Read CHAPTER XVII of Kernel Cob And Little Miss Sweetclover, free online book, by George Mitchel, on ReadCentral.com.

And they sat upon the shore until Jackie Tar had finished his song about the Sailor’s Life, and by that time their clothing was pretty well dried out from their swim, so they got up and wandered toward the city and it wasn’t an easy thing to do, for they had a lot of bridges to cross and they had no boat.

“I think the best thing to do,” said the Villain, “is to find a toy-store, for there some doll can tell us what to do.”

So they kept an eye out for a toy-store, and pretty soon they found one.

“I’d better go in alone,” said Kernel Cob, “because I’m the bravest and have a sword and can fight if any trouble arises.”

“Aye, aye, skipper,” said Jackie Tar.

So Kernel Cob crept very carefully into the shop and very lucky he did so, for the shopkeeper was there although he was asleep.

On a shelf stood a row of soldiers.

And Kernel Cob saluted them and said, “I am Kernel Cob of the United States Army,” at which the soldiers gave him three cheers.

“My friends and I,” said Kernel Cob, “are looking for the South Pole, where we hope to find Jackie and Peggs’ motheranfather, and I thought maybe you could help us.”

But not one of them answered him for they didn’t know what he had said.

“I guess tin soldiers are deaf,” said he.

“No, they’re not,” said a voice behind him, “only these are Italians and do not understand English.”

And looking behind him, Kernel Cob discovered an English clown doll who turned a somersault and came up on his feet with a merry laugh.

“Good for you,” said Kernel Cob, “I wish I could do that.”

“Everybody to his trade,” said the clown, and stood upon his head.

“Maybe you’d be good enough to stay upon your feet till I find out what I want to know,” said Kernel Cob.

And the Clown sprang into the air, turned over three or four times, and landed neatly upon his feet again.

“What is it you want to know?” he asked.

“First I want to know why you don’t keep still?” asked Kernel Cob, for the Clown’s antics made him nervous.

“I’m a Circus Clown,” said he, “and I just turn these hand-springs all day.”

So Kernel Cob looked about the store, but could see nobody else that looked as if he could talk English.

“What do you do all day without anybody to talk to?” he asked the Clown at length.

“Oh,” said the Clown, “I tell myself funny stories to make me laugh, and then I have my hand-springs to make; that keeps me pretty busy,” and he rolled along the shelf, head over heels.

“Well, I always thought a Clown was a silly fellow,” said Kernel Cob, “but now I’m sure of it,” and he turned upon his heel and walked out of the store.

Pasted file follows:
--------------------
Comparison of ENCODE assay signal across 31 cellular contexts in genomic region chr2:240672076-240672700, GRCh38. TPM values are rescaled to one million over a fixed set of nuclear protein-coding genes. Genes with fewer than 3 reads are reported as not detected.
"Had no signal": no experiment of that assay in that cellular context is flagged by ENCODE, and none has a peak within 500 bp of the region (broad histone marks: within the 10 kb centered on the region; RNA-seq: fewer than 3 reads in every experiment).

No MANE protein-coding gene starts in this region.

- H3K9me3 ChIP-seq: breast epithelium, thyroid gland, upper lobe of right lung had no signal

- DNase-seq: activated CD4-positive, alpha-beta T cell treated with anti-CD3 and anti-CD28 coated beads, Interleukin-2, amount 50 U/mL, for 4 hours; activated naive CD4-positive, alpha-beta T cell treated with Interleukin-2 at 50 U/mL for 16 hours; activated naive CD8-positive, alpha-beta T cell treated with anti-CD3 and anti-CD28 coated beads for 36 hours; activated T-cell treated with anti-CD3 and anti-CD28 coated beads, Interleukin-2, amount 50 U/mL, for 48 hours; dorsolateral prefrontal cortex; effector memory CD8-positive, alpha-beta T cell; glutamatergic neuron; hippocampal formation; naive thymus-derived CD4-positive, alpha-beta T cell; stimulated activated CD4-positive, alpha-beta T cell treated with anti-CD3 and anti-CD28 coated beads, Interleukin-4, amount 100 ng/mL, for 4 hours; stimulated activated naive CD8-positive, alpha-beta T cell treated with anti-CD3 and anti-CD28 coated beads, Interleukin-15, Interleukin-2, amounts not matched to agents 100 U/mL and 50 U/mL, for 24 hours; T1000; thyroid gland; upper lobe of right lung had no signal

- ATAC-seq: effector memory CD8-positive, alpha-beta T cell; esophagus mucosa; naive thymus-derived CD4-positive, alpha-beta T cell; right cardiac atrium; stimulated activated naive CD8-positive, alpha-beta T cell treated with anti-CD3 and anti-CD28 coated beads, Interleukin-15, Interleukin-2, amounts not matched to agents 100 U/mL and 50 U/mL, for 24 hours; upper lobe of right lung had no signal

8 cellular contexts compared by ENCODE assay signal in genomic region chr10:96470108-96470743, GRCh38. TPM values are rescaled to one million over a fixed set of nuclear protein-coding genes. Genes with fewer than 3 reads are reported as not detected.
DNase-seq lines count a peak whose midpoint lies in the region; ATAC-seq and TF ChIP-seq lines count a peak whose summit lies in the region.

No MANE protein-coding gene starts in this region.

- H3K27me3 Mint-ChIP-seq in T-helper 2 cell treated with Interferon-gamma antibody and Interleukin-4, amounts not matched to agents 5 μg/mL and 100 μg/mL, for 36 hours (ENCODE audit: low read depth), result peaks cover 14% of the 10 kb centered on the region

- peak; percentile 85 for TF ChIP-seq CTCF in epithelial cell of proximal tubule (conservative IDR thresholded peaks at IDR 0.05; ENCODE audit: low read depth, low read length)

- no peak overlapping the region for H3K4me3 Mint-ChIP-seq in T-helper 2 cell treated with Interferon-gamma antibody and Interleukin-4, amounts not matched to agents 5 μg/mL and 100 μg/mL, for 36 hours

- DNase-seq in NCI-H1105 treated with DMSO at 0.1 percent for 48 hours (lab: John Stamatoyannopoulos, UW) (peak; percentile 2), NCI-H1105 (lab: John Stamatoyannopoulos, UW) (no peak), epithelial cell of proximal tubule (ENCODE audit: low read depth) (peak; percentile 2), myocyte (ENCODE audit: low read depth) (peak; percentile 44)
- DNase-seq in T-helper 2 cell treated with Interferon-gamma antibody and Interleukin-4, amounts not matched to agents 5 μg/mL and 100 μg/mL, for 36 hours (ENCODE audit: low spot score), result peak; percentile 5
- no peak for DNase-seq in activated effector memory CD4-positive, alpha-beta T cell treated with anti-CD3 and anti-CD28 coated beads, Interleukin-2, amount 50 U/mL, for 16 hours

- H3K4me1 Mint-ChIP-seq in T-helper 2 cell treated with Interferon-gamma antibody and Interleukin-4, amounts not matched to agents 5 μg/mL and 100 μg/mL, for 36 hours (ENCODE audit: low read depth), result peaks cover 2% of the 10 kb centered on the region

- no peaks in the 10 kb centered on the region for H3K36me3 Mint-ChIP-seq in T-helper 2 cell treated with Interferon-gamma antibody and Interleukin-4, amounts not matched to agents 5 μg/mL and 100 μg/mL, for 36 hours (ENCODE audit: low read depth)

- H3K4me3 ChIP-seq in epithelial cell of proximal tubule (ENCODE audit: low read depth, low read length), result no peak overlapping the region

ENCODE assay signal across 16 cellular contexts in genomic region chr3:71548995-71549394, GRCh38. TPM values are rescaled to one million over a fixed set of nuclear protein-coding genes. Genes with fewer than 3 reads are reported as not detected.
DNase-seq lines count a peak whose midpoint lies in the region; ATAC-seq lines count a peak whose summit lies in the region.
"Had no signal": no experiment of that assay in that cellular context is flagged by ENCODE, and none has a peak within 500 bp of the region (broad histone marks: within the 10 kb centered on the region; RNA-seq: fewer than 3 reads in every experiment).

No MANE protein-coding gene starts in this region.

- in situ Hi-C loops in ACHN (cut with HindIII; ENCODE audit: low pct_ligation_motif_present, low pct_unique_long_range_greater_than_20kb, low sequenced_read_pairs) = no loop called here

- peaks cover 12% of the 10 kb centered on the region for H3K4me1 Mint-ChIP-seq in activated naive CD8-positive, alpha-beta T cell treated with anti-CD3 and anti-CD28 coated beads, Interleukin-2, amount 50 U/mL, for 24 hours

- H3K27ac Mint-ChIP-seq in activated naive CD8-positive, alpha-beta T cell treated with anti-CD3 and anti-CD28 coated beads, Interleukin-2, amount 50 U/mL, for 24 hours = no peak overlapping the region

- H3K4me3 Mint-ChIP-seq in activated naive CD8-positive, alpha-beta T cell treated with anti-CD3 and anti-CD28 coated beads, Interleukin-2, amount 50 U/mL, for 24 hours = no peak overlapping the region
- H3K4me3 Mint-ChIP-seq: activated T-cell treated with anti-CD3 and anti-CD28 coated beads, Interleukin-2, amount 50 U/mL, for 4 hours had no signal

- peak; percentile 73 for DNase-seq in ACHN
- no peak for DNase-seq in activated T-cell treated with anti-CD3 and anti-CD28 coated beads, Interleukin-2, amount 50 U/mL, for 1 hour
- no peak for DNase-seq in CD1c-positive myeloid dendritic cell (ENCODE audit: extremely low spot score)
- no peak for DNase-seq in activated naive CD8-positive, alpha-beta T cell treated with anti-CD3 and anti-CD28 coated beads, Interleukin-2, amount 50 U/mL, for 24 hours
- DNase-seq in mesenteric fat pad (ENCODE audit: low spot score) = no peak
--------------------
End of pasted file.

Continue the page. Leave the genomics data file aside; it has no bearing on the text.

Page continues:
When he got outside he told the others that it was no use trying to find out anything that way. So they walked along till night came and they crawled into a boat, which is called a gondola, and wait to sleep.

During the night, they were wakened by the movement of the boat, and looking out they saw that they were in motion. A man in a white suit and a red sash was paddling the gondola with a long oar, and he was singing a very beautiful song, and the moonlight was on the water. And they passed many other gondolas, and all the men who paddled were singing beautiful songs.

“I would like to live here,” whispered the Villain, “everybody seems to be so happy.”

“So would I,” said Sweetclover. “I love to hear beautiful music, but we have to find Jackie and Peggs’ motheranfather.”

And being tired, they fell asleep and early in the morning their gondola was resting at the side of some marble steps which led up to a great square called Saint Mark’s. So they got out of the gondola and walked across the square, for there wasn’t anybody to be seen at so early an hour in the morning.

And a great number of pigeons were flying about. Thousands and thousands of them.

And Jackie Tar had a wonderful idea.

“Let’s ask the pigeons if they will help us.”

“Goodie!” said Sweetclover.

So they went up to a group of pigeons which were strutting along the ground, picking grain which the people throw to them in the day time.

“Hello! hello!” said Jackie Tar, and in a minute about a hundred pigeons gathered about them. And he said he wanted some of them to help him get to the South Pole.

“I’ll do it,” said one of them, and he stepped up to Jackie Tar.

“Good for you, matey,” said Jackie Tar.

“I’ve always wanted to travel,” said the pigeon, “for I’m tired flying around here and I’d like to see the world.”

“So would I,” said another.

“And I.”

“And I.” “And I,” cried three or four more.

You see pigeons are like people, for, lots of times, people want to do things but they wait and wait and wait till some one starts it.

“Four are all we need,” said Jackie Tar, “one for each of us.” So the pigeons crowded about and begged and begged to be taken, and Kernel Cob and Sweetclover and the Villain and Jackie Tar chose the biggest and strongest, and the ones that they liked the color of the best.

But one of the pigeons didn’t want to go to the South Pole, for, said she, “You don’t hear as much of the South Pole as you do of the North Pole, and unless you go to the North Pole, I won’t go.”

So it was decided to go to the North Pole, “For,” said Kernel Cob, “I don’t think it makes any difference after all. The Magician didn’t say which pole it was, so maybe it’s just as well.”

“I say let’s go to the North Pole,” said Jackie Tar, “and, if we don’t find them there, we can very easily try the South Pole next.”

“Yes,” said Kernel Cob, “let’s go to all the Poles there are until we find the right one.”

So they got upon the pigeons’ backs, just as a little boy or girl gets on a pony, and one of the pigeons, the one that Sweetclover was on, said to the others:

“Let’s make a race of it for the first mile.”

“Good!” squeaked the others, and off they flew at their top speed.